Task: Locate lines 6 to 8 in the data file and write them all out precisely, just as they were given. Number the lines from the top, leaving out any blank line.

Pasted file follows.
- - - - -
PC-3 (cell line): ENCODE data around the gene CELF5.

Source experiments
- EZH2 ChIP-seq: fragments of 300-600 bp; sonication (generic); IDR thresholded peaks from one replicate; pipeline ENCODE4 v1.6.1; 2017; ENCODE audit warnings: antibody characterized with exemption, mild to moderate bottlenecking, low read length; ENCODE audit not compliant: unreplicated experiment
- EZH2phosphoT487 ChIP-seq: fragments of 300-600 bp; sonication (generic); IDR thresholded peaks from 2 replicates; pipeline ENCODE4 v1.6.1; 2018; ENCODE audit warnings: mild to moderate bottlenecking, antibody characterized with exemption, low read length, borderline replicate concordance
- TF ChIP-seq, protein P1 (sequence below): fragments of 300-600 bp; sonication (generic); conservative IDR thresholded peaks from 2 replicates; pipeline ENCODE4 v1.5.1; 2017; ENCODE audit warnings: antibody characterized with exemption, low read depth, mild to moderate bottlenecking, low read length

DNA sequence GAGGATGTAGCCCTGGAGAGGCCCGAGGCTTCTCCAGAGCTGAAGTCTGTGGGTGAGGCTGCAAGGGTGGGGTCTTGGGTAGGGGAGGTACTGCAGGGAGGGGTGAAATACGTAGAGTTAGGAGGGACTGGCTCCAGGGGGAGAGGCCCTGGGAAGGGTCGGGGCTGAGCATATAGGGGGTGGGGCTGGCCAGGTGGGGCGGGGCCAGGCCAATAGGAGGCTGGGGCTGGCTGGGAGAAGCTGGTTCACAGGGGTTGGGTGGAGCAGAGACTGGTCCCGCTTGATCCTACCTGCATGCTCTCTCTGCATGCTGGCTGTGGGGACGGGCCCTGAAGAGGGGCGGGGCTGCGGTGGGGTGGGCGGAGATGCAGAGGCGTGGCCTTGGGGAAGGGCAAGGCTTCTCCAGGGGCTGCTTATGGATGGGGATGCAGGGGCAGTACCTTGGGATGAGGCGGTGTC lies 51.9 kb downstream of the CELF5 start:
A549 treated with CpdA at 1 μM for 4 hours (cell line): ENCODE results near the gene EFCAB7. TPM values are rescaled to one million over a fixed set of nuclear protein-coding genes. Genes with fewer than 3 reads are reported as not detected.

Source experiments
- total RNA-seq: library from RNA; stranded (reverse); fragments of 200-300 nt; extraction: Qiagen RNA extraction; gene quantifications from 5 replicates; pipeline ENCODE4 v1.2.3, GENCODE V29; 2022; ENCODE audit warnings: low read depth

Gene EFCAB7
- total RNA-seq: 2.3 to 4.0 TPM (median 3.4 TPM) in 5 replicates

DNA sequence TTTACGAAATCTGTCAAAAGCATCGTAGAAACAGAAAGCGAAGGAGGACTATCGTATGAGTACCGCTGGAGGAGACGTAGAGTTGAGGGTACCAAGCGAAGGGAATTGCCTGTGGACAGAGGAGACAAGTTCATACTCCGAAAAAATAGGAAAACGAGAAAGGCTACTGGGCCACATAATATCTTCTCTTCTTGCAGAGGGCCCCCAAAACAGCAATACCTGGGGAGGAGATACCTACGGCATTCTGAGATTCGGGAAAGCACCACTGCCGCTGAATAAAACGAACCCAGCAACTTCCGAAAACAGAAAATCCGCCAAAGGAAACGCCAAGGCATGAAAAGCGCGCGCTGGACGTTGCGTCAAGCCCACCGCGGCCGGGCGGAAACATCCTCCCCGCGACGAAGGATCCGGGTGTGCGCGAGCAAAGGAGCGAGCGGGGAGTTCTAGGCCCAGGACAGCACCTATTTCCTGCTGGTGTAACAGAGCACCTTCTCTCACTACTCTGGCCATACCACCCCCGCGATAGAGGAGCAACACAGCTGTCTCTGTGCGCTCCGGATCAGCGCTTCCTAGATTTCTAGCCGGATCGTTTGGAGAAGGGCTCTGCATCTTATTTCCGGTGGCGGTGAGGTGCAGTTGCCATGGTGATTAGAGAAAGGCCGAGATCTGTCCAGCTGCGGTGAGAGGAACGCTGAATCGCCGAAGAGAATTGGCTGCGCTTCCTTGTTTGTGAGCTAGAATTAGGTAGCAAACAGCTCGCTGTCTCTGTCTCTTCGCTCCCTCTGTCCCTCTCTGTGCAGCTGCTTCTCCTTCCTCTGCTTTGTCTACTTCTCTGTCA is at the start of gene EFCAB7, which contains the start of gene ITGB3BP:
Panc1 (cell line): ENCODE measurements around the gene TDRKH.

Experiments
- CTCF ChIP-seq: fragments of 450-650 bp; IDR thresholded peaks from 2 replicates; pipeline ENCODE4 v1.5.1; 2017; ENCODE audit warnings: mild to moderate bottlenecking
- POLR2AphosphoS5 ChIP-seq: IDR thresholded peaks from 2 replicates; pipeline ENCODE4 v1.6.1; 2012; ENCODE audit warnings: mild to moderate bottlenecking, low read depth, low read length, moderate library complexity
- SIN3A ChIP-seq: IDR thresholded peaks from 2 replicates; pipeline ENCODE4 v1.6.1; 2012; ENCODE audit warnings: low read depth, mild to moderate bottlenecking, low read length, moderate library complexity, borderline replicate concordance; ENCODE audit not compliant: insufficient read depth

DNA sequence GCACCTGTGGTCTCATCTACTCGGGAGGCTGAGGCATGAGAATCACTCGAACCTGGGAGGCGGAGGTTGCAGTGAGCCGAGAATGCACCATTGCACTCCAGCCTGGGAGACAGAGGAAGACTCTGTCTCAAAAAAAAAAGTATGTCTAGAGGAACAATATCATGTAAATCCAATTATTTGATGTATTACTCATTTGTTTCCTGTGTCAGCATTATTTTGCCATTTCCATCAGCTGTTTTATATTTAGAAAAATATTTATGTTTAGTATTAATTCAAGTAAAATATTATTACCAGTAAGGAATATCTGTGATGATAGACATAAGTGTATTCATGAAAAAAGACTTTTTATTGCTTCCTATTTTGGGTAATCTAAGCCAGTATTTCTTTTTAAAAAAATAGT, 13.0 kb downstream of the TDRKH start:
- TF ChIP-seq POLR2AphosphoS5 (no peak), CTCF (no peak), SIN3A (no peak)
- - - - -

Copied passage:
DNA sequence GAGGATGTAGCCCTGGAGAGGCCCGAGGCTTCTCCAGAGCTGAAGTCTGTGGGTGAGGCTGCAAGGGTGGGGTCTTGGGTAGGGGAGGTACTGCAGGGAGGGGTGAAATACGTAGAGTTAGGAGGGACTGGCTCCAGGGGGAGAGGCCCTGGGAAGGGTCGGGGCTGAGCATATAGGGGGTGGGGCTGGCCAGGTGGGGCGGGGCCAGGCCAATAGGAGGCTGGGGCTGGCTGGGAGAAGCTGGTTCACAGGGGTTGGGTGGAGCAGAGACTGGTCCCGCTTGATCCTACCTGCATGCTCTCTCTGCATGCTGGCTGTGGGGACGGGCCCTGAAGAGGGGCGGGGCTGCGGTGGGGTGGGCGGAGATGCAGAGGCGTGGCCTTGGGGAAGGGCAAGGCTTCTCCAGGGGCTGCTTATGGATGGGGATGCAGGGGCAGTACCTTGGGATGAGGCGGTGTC lies 51.9 kb downstream of the CELF5 start:
A549 treated with CpdA at 1 μM for 4 hours (cell line): ENCODE results near the gene EFCAB7. TPM values are rescaled to one million over a fixed set of nuclear protein-coding genes. Genes with fewer than 3 reads are reported as not detected.

Source experiments